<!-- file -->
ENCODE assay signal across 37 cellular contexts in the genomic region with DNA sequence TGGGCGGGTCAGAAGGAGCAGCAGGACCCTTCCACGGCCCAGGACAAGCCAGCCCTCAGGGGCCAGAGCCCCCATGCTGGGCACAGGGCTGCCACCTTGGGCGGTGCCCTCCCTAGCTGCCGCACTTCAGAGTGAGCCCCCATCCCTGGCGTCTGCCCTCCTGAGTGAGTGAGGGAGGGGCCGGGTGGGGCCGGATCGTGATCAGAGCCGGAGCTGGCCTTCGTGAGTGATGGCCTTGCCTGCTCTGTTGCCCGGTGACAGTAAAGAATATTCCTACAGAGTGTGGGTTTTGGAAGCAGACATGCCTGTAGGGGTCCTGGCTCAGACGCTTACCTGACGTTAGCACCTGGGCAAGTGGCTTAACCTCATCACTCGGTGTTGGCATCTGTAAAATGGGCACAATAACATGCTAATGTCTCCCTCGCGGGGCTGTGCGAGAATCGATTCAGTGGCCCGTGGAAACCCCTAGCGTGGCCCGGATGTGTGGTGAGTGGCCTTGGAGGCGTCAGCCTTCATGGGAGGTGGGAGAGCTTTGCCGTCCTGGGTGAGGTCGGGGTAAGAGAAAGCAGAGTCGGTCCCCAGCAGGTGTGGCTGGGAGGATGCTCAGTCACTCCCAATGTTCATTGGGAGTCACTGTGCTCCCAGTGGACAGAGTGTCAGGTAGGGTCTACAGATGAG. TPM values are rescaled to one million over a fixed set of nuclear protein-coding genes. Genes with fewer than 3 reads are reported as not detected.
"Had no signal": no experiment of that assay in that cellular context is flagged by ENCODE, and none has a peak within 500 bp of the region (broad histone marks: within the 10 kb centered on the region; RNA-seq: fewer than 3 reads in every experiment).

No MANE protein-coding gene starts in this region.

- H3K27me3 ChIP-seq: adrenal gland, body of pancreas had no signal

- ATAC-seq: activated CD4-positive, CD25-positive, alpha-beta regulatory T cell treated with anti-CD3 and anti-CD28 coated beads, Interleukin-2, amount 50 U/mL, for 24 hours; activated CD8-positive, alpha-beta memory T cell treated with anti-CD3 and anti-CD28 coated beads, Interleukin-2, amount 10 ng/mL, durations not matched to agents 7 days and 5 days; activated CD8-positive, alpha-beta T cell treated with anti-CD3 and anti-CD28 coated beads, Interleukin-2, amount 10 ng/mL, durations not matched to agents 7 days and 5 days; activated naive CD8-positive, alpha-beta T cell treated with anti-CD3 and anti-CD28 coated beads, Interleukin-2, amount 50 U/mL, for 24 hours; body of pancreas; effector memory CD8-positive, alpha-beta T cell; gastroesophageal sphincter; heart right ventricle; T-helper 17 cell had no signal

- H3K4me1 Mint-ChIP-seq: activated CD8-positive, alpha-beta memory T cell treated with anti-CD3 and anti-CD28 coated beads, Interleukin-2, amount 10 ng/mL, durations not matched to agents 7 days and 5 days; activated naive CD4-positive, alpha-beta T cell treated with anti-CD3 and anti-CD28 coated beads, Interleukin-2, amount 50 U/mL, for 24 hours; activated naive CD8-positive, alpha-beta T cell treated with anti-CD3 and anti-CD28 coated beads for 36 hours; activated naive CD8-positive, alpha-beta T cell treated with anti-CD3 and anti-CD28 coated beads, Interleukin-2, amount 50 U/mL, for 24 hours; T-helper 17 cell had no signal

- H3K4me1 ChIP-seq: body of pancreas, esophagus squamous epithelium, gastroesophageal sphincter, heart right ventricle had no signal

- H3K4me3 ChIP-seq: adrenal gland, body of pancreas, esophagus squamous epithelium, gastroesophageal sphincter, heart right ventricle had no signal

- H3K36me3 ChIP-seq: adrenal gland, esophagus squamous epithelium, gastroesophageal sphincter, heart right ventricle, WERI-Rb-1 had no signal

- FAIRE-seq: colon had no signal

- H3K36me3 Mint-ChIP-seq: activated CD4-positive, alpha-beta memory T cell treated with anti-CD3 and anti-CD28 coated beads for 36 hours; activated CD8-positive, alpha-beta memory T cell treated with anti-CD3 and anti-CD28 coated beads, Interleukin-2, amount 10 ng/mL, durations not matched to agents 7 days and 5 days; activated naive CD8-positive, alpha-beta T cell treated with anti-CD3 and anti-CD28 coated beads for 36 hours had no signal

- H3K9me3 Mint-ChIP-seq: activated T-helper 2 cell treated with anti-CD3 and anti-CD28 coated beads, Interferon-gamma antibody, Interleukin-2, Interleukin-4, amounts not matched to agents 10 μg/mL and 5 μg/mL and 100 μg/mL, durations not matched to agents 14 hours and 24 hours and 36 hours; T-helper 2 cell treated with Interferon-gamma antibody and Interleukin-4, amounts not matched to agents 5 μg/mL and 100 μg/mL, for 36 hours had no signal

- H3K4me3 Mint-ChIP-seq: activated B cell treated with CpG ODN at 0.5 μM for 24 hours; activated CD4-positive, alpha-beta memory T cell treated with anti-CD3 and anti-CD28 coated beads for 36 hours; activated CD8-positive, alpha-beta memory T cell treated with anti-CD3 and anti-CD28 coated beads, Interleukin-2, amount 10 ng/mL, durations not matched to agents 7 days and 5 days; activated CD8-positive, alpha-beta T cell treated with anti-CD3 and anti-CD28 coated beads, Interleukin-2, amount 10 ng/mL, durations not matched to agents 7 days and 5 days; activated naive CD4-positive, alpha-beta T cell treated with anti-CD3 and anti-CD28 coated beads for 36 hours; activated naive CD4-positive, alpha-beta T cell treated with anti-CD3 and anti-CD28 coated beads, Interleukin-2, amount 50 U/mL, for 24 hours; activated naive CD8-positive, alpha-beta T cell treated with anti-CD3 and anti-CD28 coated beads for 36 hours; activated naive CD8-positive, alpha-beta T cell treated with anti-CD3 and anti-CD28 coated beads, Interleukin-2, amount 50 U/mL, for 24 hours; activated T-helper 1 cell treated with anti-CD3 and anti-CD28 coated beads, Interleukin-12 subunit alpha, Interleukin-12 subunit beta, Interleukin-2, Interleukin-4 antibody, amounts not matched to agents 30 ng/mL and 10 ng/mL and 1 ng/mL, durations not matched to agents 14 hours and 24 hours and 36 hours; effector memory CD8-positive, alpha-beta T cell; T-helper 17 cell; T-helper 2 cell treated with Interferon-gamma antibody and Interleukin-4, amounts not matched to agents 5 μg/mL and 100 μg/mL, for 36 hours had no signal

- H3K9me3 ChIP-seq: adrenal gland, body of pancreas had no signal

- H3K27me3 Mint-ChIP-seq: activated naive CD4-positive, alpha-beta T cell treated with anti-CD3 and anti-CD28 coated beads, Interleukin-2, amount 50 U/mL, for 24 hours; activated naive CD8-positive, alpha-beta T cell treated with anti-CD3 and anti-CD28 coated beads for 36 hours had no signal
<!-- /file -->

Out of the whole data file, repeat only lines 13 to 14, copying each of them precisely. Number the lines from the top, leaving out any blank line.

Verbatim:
- H3K4me3 Mint-ChIP-seq: activated B cell treated with CpG ODN at 0.5 μM for 24 hours; activated CD4-positive, alpha-beta memory T cell treated with anti-CD3 and anti-CD28 coated beads for 36 hours; activated CD8-positive, alpha-beta memory T cell treated with anti-CD3 and anti-CD28 coated beads, Interleukin-2, amount 10 ng/mL, durations not matched to agents 7 days and 5 days; activated CD8-positive, alpha-beta T cell treated with anti-CD3 and anti-CD28 coated beads, Interleukin-2, amount 10 ng/mL, durations not matched to agents 7 days and 5 days; activated naive CD4-positive, alpha-beta T cell treated with anti-CD3 and anti-CD28 coated beads for 36 hours; activated naive CD4-positive, alpha-beta T cell treated with anti-CD3 and anti-CD28 coated beads, Interleukin-2, amount 50 U/mL, for 24 hours; activated naive CD8-positive, alpha-beta T cell treated with anti-CD3 and anti-CD28 coated beads for 36 hours; activated naive CD8-positive, alpha-beta T cell treated with anti-CD3 and anti-CD28 coated beads, Interleukin-2, amount 50 U/mL, for 24 hours; activated T-helper 1 cell treated with anti-CD3 and anti-CD28 coated beads, Interleukin-12 subunit alpha, Interleukin-12 subunit beta, Interleukin-2, Interleukin-4 antibody, amounts not matched to agents 30 ng/mL and 10 ng/mL and 1 ng/mL, durations not matched to agents 14 hours and 24 hours and 36 hours; effector memory CD8-positive, alpha-beta T cell; T-helper 17 cell; T-helper 2 cell treated with Interferon-gamma antibody and Interleukin-4, amounts not matched to agents 5 μg/mL and 100 μg/mL, for 36 hours had no signal

- H3K9me3 ChIP-seq: adrenal gland, body of pancreas had no signal